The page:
We take a look at how charities are using digital to have some fun and engage supporters in new ways.
A pioneer in environmental conservation and preservation efforts, Greenpeace has transformed how supporters engage and become a part of the cause. Founded in Canada, in 1971, the charity is most well-known for its direct actions – few can forget the navy boat it acquired or the protests against coal-burning plants and oil extraction. While still using direct action, Greenpeace and other charities have found new, innovative, ways of engaging supporters.
Greenpeace’s online knowledge quizzes
Greenpeace’s online quizzes on the Arctic and Antarctic poles has helped audiences engage. The testing questions press how well individuals can do on environmental facts – once complete the quiz has automatic ‘share’ buttons to post on Facebook. Two-fold, the quizzes also link directly to a petition supporting the creation of an ocean sanctuary in the Antarctic.
For charity digital leaders looking to stimulate audiences intellectually while asking supporters to take part, interactive online content can be a fun way to engage and motivate.
Furry ambassadors take online payments with Blue Cross
In an unconventional way to engage supporters with adorable charity beneficiaries, Blue Cross had Smudge, Maverick, Cherry, Ralph, and Rosie collect digital PayPal payments.
“With today’s increasingly “cashless” society, it made sense to introduce a contactless option to those wishing to give to Blue Cross. And who better to help us than some of the amazing events dogs that help to raise awareness and inform Britons about the work we do. These wonderful dogs really are the best ambassadors we could possibly ever hope for.”
The animal charity also posted YouTube videos and used the hashtag #patntap to make sure that the friendly animals were featured on social media.
Blue Cross’ innovative engagement strategy combined IRL canine ambassadors with online technology – interestingly, the strategy also encouraged transparency as supporters had direct contact with those they were helping.
VR apps give supporters a tour of charitable efforts
Engaging supporters through VR has been a huge success for Greenpeace. An early adopter of the tech for good, the app was launched in 2017. Virtual Explorer has 360-degree views of endangered forest areas in the Amazon and Artic.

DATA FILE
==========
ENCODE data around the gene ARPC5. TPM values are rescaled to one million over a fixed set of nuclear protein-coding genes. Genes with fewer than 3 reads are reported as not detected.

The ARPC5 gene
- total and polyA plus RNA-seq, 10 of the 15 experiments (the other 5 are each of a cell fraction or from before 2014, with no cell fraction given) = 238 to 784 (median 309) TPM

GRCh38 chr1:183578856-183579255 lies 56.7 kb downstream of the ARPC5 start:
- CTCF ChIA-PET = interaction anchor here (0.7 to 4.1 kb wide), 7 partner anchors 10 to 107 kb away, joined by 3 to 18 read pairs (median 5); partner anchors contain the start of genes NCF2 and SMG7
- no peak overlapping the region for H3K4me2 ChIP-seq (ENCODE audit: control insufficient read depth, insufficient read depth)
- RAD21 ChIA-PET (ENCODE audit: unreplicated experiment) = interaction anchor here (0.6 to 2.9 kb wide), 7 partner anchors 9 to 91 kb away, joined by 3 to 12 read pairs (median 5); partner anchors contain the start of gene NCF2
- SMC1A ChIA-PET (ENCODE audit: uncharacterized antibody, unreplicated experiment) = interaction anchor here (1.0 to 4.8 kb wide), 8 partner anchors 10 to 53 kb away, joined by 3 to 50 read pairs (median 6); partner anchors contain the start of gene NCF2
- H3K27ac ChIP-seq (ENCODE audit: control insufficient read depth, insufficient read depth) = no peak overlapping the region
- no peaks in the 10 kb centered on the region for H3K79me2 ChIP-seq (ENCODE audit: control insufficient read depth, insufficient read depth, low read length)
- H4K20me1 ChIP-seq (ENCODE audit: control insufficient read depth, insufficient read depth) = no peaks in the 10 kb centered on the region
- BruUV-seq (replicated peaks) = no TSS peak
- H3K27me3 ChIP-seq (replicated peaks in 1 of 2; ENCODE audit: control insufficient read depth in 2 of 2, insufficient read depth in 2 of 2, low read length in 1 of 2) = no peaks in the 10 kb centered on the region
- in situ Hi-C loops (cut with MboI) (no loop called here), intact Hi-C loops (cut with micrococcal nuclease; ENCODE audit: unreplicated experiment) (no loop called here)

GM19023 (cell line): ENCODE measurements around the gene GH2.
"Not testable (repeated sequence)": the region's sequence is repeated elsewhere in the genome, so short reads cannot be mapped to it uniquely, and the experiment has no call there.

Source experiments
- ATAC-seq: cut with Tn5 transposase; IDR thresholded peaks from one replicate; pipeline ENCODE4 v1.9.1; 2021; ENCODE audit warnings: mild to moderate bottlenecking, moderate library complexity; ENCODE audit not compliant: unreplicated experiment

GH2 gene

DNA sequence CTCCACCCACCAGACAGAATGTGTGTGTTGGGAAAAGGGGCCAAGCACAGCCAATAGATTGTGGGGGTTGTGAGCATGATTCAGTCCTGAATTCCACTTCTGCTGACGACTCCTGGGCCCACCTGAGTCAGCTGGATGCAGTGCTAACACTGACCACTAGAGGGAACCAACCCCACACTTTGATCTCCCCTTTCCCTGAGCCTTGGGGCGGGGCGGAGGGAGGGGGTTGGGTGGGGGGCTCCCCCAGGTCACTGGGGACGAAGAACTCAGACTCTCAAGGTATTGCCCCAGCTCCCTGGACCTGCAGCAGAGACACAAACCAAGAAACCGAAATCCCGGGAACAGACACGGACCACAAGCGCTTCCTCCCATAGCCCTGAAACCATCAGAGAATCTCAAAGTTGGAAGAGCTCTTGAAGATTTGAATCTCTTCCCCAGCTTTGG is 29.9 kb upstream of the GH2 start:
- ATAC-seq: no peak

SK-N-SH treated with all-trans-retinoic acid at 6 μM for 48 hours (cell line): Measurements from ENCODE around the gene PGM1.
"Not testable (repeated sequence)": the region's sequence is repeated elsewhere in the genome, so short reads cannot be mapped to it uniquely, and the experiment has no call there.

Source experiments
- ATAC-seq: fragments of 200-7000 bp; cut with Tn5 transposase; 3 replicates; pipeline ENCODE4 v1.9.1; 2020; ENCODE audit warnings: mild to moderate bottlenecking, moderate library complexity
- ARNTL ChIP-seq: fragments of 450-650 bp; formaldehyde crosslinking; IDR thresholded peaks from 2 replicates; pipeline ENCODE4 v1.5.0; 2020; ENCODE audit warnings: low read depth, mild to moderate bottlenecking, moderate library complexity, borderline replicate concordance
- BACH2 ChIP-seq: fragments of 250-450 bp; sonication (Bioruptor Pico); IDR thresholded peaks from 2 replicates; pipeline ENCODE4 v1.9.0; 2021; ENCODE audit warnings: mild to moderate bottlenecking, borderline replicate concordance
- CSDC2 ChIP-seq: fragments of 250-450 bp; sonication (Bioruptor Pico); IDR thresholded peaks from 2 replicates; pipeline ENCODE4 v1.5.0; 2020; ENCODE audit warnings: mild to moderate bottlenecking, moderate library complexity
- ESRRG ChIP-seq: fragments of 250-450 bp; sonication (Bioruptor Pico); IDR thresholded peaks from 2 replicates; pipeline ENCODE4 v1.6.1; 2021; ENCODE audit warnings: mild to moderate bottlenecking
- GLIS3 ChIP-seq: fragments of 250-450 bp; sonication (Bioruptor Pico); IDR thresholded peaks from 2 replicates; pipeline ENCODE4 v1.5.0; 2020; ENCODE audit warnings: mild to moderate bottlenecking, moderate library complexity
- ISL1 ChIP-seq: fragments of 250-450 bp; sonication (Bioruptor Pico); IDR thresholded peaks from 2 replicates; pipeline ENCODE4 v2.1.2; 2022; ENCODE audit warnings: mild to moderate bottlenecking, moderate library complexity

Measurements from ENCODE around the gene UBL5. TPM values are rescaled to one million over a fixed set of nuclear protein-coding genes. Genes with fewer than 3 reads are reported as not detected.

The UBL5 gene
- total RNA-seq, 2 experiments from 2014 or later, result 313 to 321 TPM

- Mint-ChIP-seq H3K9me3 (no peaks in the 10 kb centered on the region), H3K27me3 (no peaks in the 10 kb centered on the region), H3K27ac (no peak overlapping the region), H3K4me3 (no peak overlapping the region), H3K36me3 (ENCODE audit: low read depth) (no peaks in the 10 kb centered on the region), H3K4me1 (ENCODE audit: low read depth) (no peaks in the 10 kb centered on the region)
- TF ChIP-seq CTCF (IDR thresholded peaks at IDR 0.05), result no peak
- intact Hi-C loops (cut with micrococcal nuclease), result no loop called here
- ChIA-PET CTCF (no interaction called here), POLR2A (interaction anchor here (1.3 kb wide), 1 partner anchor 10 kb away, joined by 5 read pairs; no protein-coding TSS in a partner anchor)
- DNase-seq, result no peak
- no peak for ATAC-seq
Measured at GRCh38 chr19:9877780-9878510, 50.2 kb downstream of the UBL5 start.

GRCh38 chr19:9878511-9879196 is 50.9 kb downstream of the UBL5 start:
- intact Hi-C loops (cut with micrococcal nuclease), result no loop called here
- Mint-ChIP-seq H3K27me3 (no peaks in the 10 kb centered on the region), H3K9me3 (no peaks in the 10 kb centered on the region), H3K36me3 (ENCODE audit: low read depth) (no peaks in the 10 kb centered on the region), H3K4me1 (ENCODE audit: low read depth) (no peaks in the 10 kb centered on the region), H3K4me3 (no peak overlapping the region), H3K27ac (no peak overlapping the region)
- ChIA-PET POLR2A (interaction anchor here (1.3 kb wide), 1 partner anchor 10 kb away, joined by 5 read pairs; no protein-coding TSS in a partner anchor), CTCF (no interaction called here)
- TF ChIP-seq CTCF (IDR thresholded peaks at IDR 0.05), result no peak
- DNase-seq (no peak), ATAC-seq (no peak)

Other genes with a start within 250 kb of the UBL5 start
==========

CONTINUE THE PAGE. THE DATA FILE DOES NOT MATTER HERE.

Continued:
“We all know that much of our planet’s remaining wilderness is under threat. But these places we never visit, and rarely even see”, said John Sauven, Greenpeace UK’s executive director.
In a clever move, the charity’s digital engagement app has been both a fundraiser and engagement tool. The VR app was offered to festival participants, with sign-up rates doubling. Then, over the holiday season in 2018, the charity packaged the VR app and headset, allowing gift-givers to purchase the kit for a minimum donation of £10. Greenpeace sold 1,750 kits.
Charity memes receive laughs and donations
Social media is awash with viral memes, with many larger corporate brands enjoying increased engagement, presence, and attention. Charity digital leaders don’t need to be left out. Charity digital leaders who aren’t afraid of cracking a joke can create memes to engage supporters.
“If a fraction of those who have seen my goofy face donated to MS research, I have a feeling we could kick this thing in no time!” said Drew Scanlon.
His face has been the subject of the ‘blinking meme guy’, an online gif featuring an exaggerated blink on Twitter. Raising funds for the National Multiple Sclerosis Society by going for a bike ride, he cycled 120 miles in California raising over $30,000 for charity.
For marketing and communications teams thinking of creating memes, imagery is as important as text – Drew’s meme did not have any text at all.
Gathering data and sharing insight
Online calculators can help charity digital leaders collect data, share results with individuals, and spread the cause on social media. For supporters, online calculators can help people assess impact and improve.
Greenpeace’s plastic carbon footprint encourages users to answer a short survey on shopping habits and consumption of certain plastics. Using a ‘shock’ tactic, the calculator shows the number of plastic items supporters are potentially consuming annually before the results are shown. At the bottom of the results are options to donate, helping the environmental charity link personal impact with the solution.
World Land Trust also uses a similar online digital tool. Using separate calculators for flights, transportation, household usage, and a fixed use element, the charity helps businesses and charities measure carbon impact. Empowering users to take control of their carbon footprint, the charity estimates the cost of each carbon footprint entry as a measure of carbon offsetting.